An incarcerated father, fractured family inspire Ashley C. Ford's 'Somebody's Daughter'
In “Sonny’s Blues,” James Baldwin tells readers there is no way not to suffer; the goal, Baldwin says, is not to drown in suffering. Recently, Hanif Abdurraqib dropped off a collection of essays showing how everyday acts of Black performance such as dancing, joking and singing shape American culture. Adding to this 14K Cuban link chain of coping mechanisms is Ashley C. Ford’s freshman publication, “Somebody’s Daughter: A Memoir” (Flatiron, 224 pp., ★★★ out of four).
Ford’s story takes place inside a humble apartment in Fort Wayne, Indiana. While love and playfulness were integral to her family's structure, behind the levity lived the matron’s wrath. Ford’s mother’s style of parenting could be viewed as child abuse. “My mother kicked me, I did not cry,” Ford writes.
Although Ford never accuses her mother of abuse, there is a degree of emotional abuse present throughout the narrative. For instance, Ford’s first time getting her hair relaxed caused her young body to freeze under the pressure of her mother’s forceful hands. “I choked, spit, and finally cleared an airway enough to yell, ‘Mama.’ She did not comfort me or apologize. She stared back and said, ‘stop being dramatic,’” Ford writes.
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“Somebody’s Daughter” is smoothly written and marked by moments of alert complexity. Ford borrows from her literary foremother Zora Neale Hurston – especially Hurston’s juxtaposition of happiness to intimacy with the sun. Ford finds happiness in watching the sunrise. “I want a sunrise, and so it shall be was the natural truth in my child mind, and I did not let go,” Ford writes. Reaching for the sun is one of the few performances, and safe spaces, Ford uses to circumvent a fragmented relationship with her mother.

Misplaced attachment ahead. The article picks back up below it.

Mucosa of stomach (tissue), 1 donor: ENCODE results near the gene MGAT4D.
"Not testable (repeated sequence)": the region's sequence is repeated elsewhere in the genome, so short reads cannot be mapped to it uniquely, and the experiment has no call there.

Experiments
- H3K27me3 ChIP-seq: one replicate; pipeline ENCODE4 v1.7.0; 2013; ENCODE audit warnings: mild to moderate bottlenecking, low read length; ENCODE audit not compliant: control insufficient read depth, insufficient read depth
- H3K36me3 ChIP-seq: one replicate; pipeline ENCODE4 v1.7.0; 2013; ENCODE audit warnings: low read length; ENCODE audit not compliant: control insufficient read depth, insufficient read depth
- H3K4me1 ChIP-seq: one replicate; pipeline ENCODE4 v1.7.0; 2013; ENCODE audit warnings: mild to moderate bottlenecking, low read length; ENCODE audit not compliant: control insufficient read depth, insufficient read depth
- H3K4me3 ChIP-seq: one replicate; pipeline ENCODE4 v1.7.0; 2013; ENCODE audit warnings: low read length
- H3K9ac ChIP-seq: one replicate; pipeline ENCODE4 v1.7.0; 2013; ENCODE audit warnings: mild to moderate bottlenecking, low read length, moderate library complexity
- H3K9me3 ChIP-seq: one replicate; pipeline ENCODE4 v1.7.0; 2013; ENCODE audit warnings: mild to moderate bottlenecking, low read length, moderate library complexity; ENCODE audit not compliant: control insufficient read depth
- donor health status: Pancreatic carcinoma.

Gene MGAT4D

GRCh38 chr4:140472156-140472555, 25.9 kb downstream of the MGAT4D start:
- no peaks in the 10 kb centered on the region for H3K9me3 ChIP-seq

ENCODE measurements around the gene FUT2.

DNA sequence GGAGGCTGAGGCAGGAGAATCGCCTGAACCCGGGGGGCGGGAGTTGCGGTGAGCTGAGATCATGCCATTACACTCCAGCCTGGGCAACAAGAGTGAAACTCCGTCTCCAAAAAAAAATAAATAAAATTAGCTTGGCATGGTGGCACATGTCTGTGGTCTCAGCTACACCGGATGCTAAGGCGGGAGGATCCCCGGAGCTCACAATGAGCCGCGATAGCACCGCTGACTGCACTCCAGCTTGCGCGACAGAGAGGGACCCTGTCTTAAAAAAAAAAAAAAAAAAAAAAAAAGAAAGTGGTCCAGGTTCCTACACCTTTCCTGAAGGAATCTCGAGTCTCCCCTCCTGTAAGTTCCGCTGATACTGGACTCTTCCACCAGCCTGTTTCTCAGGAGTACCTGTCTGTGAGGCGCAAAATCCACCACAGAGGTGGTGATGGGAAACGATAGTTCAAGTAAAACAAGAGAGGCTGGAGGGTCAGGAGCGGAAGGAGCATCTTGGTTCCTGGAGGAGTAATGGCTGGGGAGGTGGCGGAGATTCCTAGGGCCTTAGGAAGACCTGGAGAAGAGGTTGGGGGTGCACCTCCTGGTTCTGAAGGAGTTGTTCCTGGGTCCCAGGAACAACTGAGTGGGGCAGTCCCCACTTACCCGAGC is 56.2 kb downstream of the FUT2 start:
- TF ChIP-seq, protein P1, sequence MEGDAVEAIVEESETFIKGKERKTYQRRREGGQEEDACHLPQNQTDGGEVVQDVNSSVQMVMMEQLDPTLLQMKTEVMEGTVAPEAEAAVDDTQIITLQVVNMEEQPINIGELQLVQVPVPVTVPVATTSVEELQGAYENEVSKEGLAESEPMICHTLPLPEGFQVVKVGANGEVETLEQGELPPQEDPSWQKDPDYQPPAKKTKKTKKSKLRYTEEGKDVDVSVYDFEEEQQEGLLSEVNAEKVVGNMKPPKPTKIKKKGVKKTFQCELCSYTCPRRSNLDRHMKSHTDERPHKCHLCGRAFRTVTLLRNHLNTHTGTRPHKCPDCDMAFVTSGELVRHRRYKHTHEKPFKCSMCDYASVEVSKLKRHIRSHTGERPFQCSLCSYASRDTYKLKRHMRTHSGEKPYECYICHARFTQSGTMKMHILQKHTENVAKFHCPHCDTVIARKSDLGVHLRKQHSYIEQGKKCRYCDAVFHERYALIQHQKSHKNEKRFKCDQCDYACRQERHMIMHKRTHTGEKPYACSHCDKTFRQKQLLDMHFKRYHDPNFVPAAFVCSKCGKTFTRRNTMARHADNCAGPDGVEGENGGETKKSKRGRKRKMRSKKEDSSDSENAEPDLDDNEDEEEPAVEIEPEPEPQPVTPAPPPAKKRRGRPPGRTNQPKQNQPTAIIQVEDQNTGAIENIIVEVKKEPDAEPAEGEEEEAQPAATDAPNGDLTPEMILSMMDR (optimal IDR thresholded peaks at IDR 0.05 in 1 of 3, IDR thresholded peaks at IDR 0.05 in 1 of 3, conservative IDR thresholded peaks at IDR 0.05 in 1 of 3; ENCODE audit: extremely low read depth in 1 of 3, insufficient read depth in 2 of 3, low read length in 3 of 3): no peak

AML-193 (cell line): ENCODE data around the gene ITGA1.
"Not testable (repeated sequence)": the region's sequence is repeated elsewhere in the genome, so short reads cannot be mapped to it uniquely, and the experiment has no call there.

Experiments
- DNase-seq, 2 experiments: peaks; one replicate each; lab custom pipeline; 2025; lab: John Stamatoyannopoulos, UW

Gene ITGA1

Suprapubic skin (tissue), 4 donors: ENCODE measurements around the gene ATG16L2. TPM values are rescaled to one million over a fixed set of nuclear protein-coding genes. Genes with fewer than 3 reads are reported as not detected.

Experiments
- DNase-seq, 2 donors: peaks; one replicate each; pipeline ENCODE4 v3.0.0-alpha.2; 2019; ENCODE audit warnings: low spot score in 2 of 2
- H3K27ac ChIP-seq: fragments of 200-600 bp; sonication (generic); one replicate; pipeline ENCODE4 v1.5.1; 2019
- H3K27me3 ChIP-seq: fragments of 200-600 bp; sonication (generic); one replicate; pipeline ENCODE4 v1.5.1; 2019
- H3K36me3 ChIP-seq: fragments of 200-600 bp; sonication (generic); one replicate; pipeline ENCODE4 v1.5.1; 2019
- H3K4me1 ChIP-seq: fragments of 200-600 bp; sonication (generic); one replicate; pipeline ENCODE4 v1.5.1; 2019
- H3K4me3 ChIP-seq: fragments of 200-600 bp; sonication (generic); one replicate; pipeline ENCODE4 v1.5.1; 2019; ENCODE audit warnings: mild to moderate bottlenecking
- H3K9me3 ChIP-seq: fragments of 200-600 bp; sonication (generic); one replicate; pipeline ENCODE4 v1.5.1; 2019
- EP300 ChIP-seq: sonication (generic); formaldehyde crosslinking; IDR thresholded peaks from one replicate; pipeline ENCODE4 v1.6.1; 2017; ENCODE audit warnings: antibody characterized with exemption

The emotional distance separating Ford from her mother was compounded by her father’s absence. Ford’s father, whom for years she knew only through letters and family stories, served a lengthy prison sentence for rape. Between the crevices of Ford’s fractured family, she sought healing through romantic relationships with men, placing herself in a bigger sea of toxicity, and describes her sexual assault at the hands of an ex-boyfriend.
Despite being incarcerated, Ford’s father was the one person – next to her grandmother – who provided Ford with the sunrise she desperately reached for. In letters, her father wrote to her that she was beautiful and brilliant. “For a long time that was all I needed until of course, I needed more,” Ford writes.
Over the years, Ford perfected the skill of suppressing her feelings. “Feeling any of it felt like the beginning of losing control, and losing control felt like a certain death in my body. If I didn’t process the feeling, I wouldn’t feel it,” Ford writes. Again, it was Ford’s father who encouraged her to unshackle her comfort from the moods of others. “Just tell your truth,” her father said. “Don’t worry about nobody’s feelings, especially not mine. You gotta be tough to tell your truth, but it’s the only thing worth doing next to loving somebody.”
“Somebody’s Daughter” is a thoughtful debut. Ford writes with a flush and sophisticated pen. But the heartbeat of Ford’s firstborn is her ability to pinpoint critical moments on her self-discovering journey, and, like Baldwin and Abdurraqib, find respectable ways to perform and not drown in her suffering.
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This article originally appeared on USA TODAY: Ashley C. Ford's 'Somebody’s Daughter' a journey of self-discovery